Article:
Spotlight on the Use of Nitric Oxide in Dermatology: What Is It? What Does It Do? Can It Become an Important Addition to the Therapeutic Armamentarium for Skin Disease?

January 2017 | Volume 16 | Issue 1 | Supplement Individual Articles | 4 | Copyright © January 2017

James Q. Del Rosso DO FAOCD FAADa,b,c and Leon Kircik MDd,e,f,g

aTouro University Nevada, Henderson, NV, bJDR Dermatology Research Center, Las Vegas, NV, cPrivate Practice,Thomas Dermatology, Las Vegas, NV dIndiana University School of Medicine, Indianapolis, IN eMount Sinai Medical Center, New York, NY fPhysicians Skin Care, PLLC, Louisville, KY gDermResearch, PLLC, Louisville, KY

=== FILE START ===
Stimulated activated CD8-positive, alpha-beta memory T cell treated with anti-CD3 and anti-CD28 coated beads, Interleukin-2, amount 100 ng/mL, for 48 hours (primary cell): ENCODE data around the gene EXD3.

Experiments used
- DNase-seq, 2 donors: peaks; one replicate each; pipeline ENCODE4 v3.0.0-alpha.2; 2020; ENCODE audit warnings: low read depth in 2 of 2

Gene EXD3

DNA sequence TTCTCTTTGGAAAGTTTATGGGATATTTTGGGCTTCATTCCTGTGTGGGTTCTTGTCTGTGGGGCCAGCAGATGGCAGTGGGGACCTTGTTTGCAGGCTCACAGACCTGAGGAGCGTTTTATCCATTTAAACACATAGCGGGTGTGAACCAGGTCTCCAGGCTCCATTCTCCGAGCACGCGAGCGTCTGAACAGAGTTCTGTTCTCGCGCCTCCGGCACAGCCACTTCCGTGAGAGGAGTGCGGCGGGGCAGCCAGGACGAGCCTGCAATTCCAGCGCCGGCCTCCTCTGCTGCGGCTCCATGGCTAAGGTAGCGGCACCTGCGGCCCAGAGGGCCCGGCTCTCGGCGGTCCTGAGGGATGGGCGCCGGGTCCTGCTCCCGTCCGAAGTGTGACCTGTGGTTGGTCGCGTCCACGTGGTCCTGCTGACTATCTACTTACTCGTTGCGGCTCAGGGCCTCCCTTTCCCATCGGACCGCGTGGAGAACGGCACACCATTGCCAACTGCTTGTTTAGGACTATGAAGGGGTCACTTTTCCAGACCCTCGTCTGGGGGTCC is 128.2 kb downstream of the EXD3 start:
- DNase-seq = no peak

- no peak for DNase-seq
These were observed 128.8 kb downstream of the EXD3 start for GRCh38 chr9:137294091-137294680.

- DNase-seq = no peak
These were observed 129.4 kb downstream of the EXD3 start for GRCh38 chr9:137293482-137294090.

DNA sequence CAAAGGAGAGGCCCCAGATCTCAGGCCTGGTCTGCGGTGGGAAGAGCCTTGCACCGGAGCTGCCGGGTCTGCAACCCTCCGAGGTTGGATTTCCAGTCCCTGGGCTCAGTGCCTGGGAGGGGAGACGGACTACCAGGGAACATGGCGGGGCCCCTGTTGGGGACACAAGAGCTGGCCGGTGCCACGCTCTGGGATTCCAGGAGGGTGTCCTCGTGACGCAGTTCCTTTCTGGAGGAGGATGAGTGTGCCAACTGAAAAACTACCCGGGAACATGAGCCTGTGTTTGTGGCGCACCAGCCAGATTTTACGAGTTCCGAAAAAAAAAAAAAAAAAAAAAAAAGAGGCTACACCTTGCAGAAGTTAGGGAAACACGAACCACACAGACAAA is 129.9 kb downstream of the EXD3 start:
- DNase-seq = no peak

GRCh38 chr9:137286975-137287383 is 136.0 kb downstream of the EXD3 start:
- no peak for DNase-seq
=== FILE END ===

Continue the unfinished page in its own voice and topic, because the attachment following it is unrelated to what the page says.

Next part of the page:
deficiency increases susceptibility to infection, and systemic infection is associated with an increase in circulating nitrate and nitrite compounds.4,5 The gaseous physiochemical nature and small molecular radi- us of NO allows it to readily cross cellular membranes at sites where it is released and spreads within contiguous tissues via a high-to-low concentration diffusion gradient.5,10 The biologic effects produced by NO are both concentration-dependent and duration-dependent, with higher concentrations providing more sudden antimicrobial activity (eg, neutrophil "burst"), and lower concentrations providing signaling and modulation of specific biologic activities mediated by a variety of cell types (to be discussed later).4-6,10,11 Essentially every cell type is capable of NO expression, including neutrophils, macrophages, keratinocytes, dendritic cells, melanocytes, broblasts, endo- thelial cells, and adipocytes.5,8,11 As NO is highly reactive and its half-life is very short, both the concentration of NO that is released and the duration of tissue exposure are important factors that impact on its biologic effects.5,10,11 Synthesis of NO occurs via the enzymatic activity of one of three isoforms of NO synthase (NOS).4,5,10,11 As noted above, NO may be constitutively expressed at low levels (less than 1 μM) to function as a signaling molecule that provides immunoregulatory and antimicrobial activities; low uxes of NO enhance multiple cellular immunologic activities (ie, proliferation, differentiation, apoptosis), adhesion factor expression, and extracellular matrix synthesis and deposition.5,11,13 Two endogenous forms of NOS are constitutively expressed, tightly regulated, and characteristically produce NO that is released in short bursts at low ux levels. They are neuronal NOS (NOS1; nNOS) and endothelial NOS (NOS3; eNOS).5,11,13 A third isoform of NOS, referred to as inducible NOS (NOS2; iNOS), is stimulated by speci c microbi- al products (ie, polysaccharides, endotoxins, cytokines), which “induce” the rapid production and more sustained release of high quantities of NO (greater than 1 μM).5,11,13 The multiple intermediate derivatives of NO that are present in high concentrations after the release of a large NO ux innately inhibit infection via a variety of modes of action that are cytotoxic to microbial cells, such as nitration, nitrosation, and oxidation (to be discussed later).4-6,10-13 What Are the Basic Challenges Related to the Development of Topical Nitric Oxide-Based Formualtions? The many biologic properties of NO provide a basis for research of potential drug delivery platforms that must prove to provide the necessary stability and release characteristics that harness NO into an effective and safe topical therapeutic agent. As NO is a diatomic gas that is highly reactive chemically and very short-lived after its release into tissues (t 1⁄2 less than 1 second), a major challenge has been the development of formulations that are stable when stored and effectively deliver NO to the target site of disease after topical application.2,3,5,6,10,11,14 However, it is important to rst understand the biologic properties of NO and its derivative byproducts.The ultimate goal is to effectively translate these biologic properties into pharmacologic modes of action when delivered to the skin. As the activity of NO is both concentration-dependent and duration-dependent, differ- ent delivery systems may potentially in uence the therapeutic properties of a given formulation depending on its individual pharmacologic and pharmacokinetic profiles.2,3,5,6,10-12 What Properties Support the Consideration of Topically Applied Nitric Oxide as a Therapeutic Agent in Dermatology? As many dermatologic diseases have been associated with alterations in NO activity, or may involve pathways of in amma- tion that can be therapeutically regulated by NO, the evaluation of topical NO formulations as potential therapeutic agents in dermatology is both a rational and important endeavor.5,11,14,15 Although the term "oxidative stress" is often perceived as having a negative connotation, in fact, normal physiology within host tissues incorporates a variety of reduction/oxidation-based (re-dox) molecules, which are naturally produced to serve as vital components of inherent immunity and tissue repair.4,5 NO and its derivative reactive nitrogen molecules (RNMs) are among a group of natural redox intermediates that provide “double duty” along with endogenously produced reactive oxygen molecules (ROMs), such as peroxide and superoxide.5Thus, NO participates directly in the eradication of microbial pathogens and also con- tributes to downstream signaling pathways that serve to further modulate immunologic and tissue restorative responses.4-6,11,15 It is important for the reader to understand that the array of bio- logic effects and chemical reactivities associated with NO and RNMs in host tissues is highly detailed and complex.4-6,10 The fol- lowing serves to summarize the major biologic activities of NO and its derivative byproducts that appear to correlate with poten- tial therapeutic applications in dermatology. Antimicrobial Properties Innate antimicrobial activity against a vast array of microbial pathogens has been well described as a major biologic func- tion of NO.3-6,8,9,11,15-19 Importantly, RNMs and ROMs produced by autoxidation of NO induce activity against various micro- bial targets through a variety of cytotoxic modes of action which are summarized in Table 1.3-6,10,11,13,15 The diversity of these mechanisms decreases the capability of microbial pathogens to develop resistance to the antimicrobial effects of NO, especially in the presence of high concentrations of NO and RNMs.5,15,16 Studies completed with a variety of NO-based delivery platforms have demonstrated antimicrobial activity against several bacteria and other microbial organisms.3-5,11,15-21 These include Staphylococcus aureus (including methicillin-resistant strains [MRSA]), Group B Streptococcus spp, Propionibacterium acnes,